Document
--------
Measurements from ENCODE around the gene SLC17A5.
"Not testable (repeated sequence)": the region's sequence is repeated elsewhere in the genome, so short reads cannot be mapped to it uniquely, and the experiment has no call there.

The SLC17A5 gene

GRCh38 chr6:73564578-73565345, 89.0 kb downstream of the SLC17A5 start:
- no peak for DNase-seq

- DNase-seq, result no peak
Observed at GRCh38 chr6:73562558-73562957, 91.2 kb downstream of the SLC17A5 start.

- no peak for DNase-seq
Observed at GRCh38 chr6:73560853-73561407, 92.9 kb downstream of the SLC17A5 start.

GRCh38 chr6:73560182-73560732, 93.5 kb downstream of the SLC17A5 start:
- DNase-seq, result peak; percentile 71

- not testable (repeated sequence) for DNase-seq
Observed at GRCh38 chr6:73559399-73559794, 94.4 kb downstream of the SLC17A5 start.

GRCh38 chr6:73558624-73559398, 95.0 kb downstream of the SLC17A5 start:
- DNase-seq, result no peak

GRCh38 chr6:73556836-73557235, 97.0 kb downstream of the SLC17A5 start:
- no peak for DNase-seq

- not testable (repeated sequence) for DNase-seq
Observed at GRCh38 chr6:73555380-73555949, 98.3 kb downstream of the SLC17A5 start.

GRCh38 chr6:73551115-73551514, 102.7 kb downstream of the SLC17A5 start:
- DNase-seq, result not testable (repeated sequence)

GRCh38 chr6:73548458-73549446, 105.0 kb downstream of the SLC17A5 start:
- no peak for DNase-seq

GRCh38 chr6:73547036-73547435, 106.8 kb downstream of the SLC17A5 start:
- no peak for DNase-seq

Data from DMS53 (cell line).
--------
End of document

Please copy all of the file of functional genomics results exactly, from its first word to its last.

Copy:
Measurements from ENCODE around the gene SLC17A5.
"Not testable (repeated sequence)": the region's sequence is repeated elsewhere in the genome, so short reads cannot be mapped to it uniquely, and the experiment has no call there.

The SLC17A5 gene

GRCh38 chr6:73564578-73565345, 89.0 kb downstream of the SLC17A5 start:
- no peak for DNase-seq

- DNase-seq, result no peak
Observed at GRCh38 chr6:73562558-73562957, 91.2 kb downstream of the SLC17A5 start.

- no peak for DNase-seq
Observed at GRCh38 chr6:73560853-73561407, 92.9 kb downstream of the SLC17A5 start.

GRCh38 chr6:73560182-73560732, 93.5 kb downstream of the SLC17A5 start:
- DNase-seq, result peak; percentile 71

- not testable (repeated sequence) for DNase-seq
Observed at GRCh38 chr6:73559399-73559794, 94.4 kb downstream of the SLC17A5 start.

GRCh38 chr6:73558624-73559398, 95.0 kb downstream of the SLC17A5 start:
- DNase-seq, result no peak

GRCh38 chr6:73556836-73557235, 97.0 kb downstream of the SLC17A5 start:
- no peak for DNase-seq

- not testable (repeated sequence) for DNase-seq
Observed at GRCh38 chr6:73555380-73555949, 98.3 kb downstream of the SLC17A5 start.

GRCh38 chr6:73551115-73551514, 102.7 kb downstream of the SLC17A5 start:
- DNase-seq, result not testable (repeated sequence)

GRCh38 chr6:73548458-73549446, 105.0 kb downstream of the SLC17A5 start:
- no peak for DNase-seq

GRCh38 chr6:73547036-73547435, 106.8 kb downstream of the SLC17A5 start:
- no peak for DNase-seq

Data from DMS53 (cell line).